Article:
Look at the bewildered and vacuous smiles of the Top Gear crowd, deeply drugged and enjoying something, they don’t seem quite sure what, a joke? Standing (no seating, no disabled parking) in the presence of a greatness they cannot fully comprehend, the prettiest plucked from the queue, surrounding the big man and his mouth with a gently throbbing airbag of audience-alikes. See their essential Britishness, their love of screaming metal and hot, smoking rubber, their deep mistrust of foreign taxi drivers, smelling of sick.

Seems it’s the same with poor Jeremy Claxon, oh dear. Nil by mouth. And yet, in some way, the man’s a national treasure. He just connects with ordinary people, like Nigel Farage’s evil twin. Like that  business woman off the telly, speaks her mind. Tells it like it is.

How does he do that, eh? Oh dear. Some say… Brilliant! And at 200 mph! You’d like to have a pint or two with Jeremy. You’d want a pint with good ol’ Nige.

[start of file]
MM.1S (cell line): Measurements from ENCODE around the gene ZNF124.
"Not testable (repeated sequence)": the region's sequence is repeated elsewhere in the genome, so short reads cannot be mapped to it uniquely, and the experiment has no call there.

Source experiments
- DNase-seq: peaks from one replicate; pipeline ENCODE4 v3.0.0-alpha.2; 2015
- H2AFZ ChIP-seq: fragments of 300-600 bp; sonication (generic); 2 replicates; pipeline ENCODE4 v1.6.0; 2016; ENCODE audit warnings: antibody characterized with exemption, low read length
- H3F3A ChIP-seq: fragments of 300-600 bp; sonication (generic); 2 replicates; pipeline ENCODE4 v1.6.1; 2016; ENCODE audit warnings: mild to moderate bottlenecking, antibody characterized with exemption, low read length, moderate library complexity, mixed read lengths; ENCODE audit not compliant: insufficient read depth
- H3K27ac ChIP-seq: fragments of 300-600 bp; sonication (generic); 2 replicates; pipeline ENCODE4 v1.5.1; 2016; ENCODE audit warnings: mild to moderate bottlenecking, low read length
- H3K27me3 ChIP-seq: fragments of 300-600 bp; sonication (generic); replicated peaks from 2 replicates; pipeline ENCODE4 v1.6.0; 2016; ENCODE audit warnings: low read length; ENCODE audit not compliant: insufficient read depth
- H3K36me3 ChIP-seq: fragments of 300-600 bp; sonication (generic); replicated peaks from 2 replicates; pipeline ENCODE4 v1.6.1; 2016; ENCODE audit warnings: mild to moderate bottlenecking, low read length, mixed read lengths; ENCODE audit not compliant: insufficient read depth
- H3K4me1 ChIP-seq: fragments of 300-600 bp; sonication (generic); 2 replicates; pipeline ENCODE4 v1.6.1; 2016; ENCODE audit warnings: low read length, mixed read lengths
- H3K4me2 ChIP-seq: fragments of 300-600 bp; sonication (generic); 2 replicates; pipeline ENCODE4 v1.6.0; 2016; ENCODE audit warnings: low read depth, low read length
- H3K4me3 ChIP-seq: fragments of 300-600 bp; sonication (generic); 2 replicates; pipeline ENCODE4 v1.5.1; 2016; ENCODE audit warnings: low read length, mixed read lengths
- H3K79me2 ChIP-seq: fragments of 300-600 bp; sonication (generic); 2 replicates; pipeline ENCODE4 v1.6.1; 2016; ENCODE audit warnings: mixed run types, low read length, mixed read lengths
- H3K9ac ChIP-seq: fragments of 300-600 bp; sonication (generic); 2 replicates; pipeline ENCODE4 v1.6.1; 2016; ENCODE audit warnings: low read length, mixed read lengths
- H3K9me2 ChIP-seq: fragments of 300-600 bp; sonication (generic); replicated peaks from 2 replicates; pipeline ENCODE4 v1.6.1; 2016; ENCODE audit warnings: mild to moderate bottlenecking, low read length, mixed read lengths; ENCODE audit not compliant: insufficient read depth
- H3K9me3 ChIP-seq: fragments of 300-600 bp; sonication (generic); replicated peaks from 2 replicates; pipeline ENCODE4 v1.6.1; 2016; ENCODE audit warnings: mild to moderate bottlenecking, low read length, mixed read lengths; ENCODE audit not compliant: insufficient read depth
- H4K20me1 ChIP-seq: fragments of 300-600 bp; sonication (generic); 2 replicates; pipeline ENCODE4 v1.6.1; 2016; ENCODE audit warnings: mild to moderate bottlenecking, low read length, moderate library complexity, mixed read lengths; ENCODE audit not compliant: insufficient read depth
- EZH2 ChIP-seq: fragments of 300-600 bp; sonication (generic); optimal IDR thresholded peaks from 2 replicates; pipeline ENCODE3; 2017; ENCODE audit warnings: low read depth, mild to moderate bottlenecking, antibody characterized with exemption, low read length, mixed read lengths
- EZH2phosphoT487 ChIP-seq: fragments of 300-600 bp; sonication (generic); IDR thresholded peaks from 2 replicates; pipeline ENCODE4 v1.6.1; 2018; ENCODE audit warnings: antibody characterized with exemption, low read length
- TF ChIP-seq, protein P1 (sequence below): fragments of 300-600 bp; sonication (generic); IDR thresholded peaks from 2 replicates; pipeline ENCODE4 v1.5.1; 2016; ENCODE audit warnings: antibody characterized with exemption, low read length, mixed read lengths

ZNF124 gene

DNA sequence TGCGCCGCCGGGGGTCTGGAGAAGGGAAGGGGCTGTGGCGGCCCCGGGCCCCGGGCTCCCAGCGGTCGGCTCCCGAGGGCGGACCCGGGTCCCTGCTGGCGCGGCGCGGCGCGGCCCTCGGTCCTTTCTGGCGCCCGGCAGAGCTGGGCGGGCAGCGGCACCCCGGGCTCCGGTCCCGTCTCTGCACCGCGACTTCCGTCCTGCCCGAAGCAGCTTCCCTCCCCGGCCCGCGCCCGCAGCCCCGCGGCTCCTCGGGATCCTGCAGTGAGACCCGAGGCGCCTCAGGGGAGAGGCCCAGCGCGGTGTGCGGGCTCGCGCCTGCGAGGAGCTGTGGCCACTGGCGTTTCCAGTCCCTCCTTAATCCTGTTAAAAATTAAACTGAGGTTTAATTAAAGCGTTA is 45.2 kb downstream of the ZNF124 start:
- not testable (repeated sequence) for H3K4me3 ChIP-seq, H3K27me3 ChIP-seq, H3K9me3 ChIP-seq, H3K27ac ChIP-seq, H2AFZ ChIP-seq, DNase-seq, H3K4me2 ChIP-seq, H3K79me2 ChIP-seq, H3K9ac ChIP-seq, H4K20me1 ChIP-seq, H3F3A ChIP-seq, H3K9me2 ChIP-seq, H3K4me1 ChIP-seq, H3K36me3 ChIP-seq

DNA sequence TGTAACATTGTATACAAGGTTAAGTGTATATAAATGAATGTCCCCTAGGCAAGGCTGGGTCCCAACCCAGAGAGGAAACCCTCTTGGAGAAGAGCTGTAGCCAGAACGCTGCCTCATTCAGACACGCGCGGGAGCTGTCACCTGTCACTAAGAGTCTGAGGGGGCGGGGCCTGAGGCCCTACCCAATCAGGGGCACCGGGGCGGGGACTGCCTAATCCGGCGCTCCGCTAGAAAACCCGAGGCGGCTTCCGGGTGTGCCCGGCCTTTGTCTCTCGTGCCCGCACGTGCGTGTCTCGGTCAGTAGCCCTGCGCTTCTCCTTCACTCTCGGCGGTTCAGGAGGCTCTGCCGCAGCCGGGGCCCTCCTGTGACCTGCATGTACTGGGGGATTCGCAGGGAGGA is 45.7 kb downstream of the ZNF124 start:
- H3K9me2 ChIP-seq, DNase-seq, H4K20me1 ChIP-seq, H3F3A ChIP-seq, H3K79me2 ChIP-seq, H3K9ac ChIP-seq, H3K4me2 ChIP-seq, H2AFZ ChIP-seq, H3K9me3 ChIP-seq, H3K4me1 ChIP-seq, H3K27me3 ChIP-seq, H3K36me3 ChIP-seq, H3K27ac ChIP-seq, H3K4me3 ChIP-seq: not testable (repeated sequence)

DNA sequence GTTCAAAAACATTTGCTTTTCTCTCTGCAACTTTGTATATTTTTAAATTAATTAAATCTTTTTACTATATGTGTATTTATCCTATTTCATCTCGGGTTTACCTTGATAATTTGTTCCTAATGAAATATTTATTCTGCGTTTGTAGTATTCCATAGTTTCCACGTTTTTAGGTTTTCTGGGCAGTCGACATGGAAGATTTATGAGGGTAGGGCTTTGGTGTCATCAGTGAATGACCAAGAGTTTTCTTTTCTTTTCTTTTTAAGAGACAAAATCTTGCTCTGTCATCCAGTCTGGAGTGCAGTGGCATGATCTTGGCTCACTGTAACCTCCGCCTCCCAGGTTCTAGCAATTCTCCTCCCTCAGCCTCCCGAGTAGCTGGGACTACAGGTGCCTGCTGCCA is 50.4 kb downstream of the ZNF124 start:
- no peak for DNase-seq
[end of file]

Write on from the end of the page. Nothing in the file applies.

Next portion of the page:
Tut tut, tsk tsk. Let’s put this star back in his reasonably priced car, eh? Bring him back, humbled, proud. Penitent.

Jeremy. Oh dear!

– A. Psychologist


What is it about the name Jeremy? It seems to bring forth bad fortune. This, from Wikipedia, describes the unfortunate career of the original, Jeremiah, the prophet of Judaea:

“And when your people say, ‘Why has the Lord our God done all these things to us?’ you shall say to them, ‘As you have forsaken me and served foreign gods in your land, so you shall serve foreigners in a land that is not yours.'” God’s personal message to Jeremiah, “Attack you they will, overcome you they can’t,” was fulfilled many times in the Biblical narrative: Jeremiah was attacked by his own brothers, beaten and put into the stocks by a priest and false prophet, imprisoned by the king, threatened with death, thrown into a cistern…. en.wikipedia.org/wiki/Jeremiah

Jeremiah, eh? Oh dear. One can only assume he must have been very, very large and annoying.


Leave a Reply

Fill in your details below or click an icon to log in:

WordPress.com Logo

You are commenting using your WordPress.com account. Log Out /  Change )

Google+ photo

You are commenting using your Google+ account. Log Out /  Change )

Twitter picture

You are commenting using your Twitter account. Log Out /  Change )

Facebook photo

You are commenting using your Facebook account. Log Out /  Change )


Connecting to %s